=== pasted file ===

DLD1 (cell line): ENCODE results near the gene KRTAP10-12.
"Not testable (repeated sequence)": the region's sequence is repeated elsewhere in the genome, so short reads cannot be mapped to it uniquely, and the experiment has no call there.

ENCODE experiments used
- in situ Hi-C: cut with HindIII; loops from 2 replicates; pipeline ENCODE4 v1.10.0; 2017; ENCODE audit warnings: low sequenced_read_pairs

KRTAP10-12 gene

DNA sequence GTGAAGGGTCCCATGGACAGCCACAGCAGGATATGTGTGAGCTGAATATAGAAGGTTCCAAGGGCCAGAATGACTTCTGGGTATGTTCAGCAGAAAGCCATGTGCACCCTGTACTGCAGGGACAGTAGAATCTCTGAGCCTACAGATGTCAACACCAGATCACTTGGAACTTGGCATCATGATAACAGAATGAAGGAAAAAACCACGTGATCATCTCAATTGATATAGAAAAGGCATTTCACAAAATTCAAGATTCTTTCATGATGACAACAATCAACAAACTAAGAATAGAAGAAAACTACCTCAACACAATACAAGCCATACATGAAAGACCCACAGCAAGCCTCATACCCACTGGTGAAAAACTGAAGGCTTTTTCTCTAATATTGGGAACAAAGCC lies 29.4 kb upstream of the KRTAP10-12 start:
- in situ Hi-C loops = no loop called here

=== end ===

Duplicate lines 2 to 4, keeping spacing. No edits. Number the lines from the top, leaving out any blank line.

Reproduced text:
"Not testable (repeated sequence)": the region's sequence is repeated elsewhere in the genome, so short reads cannot be mapped to it uniquely, and the experiment has no call there.

ENCODE experiments used
- in situ Hi-C: cut with HindIII; loops from 2 replicates; pipeline ENCODE4 v1.10.0; 2017; ENCODE audit warnings: low sequenced_read_pairs